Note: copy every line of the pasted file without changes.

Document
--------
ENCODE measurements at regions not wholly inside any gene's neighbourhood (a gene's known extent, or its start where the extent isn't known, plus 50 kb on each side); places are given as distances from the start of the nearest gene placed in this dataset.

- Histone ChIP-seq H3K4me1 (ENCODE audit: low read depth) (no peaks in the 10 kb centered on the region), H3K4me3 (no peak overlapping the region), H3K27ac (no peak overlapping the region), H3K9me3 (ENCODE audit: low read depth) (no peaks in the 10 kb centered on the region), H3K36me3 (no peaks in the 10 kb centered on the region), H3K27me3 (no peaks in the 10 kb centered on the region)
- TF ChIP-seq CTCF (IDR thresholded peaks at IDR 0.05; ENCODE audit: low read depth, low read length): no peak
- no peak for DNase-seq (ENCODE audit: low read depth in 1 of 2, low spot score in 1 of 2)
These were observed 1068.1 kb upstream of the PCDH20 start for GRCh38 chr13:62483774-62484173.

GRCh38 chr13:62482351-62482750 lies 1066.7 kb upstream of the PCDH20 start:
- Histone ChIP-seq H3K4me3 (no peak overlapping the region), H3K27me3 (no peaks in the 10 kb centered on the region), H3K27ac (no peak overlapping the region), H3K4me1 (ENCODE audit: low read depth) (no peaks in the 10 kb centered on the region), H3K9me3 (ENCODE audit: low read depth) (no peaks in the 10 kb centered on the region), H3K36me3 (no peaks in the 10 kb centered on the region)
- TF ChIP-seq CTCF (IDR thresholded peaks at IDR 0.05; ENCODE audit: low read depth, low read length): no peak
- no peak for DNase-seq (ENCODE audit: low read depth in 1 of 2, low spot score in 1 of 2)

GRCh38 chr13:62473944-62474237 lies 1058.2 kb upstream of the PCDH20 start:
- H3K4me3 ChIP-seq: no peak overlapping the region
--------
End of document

ENCODE measurements at regions not wholly inside any gene's neighbourhood (a gene's known extent, or its start where the extent isn't known, plus 50 kb on each side); places are given as distances from the start of the nearest gene placed in this dataset.

- Histone ChIP-seq H3K4me1 (ENCODE audit: low read depth) (no peaks in the 10 kb centered on the region), H3K4me3 (no peak overlapping the region), H3K27ac (no peak overlapping the region), H3K9me3 (ENCODE audit: low read depth) (no peaks in the 10 kb centered on the region), H3K36me3 (no peaks in the 10 kb centered on the region), H3K27me3 (no peaks in the 10 kb centered on the region)
- TF ChIP-seq CTCF (IDR thresholded peaks at IDR 0.05; ENCODE audit: low read depth, low read length): no peak
- no peak for DNase-seq (ENCODE audit: low read depth in 1 of 2, low spot score in 1 of 2)
These were observed 1068.1 kb upstream of the PCDH20 start for GRCh38 chr13:62483774-62484173.

GRCh38 chr13:62482351-62482750 lies 1066.7 kb upstream of the PCDH20 start:
- Histone ChIP-seq H3K4me3 (no peak overlapping the region), H3K27me3 (no peaks in the 10 kb centered on the region), H3K27ac (no peak overlapping the region), H3K4me1 (ENCODE audit: low read depth) (no peaks in the 10 kb centered on the region), H3K9me3 (ENCODE audit: low read depth) (no peaks in the 10 kb centered on the region), H3K36me3 (no peaks in the 10 kb centered on the region)
- TF ChIP-seq CTCF (IDR thresholded peaks at IDR 0.05; ENCODE audit: low read depth, low read length): no peak
- no peak for DNase-seq (ENCODE audit: low read depth in 1 of 2, low spot score in 1 of 2)

GRCh38 chr13:62473944-62474237 lies 1058.2 kb upstream of the PCDH20 start:
- H3K4me3 ChIP-seq: no peak overlapping the region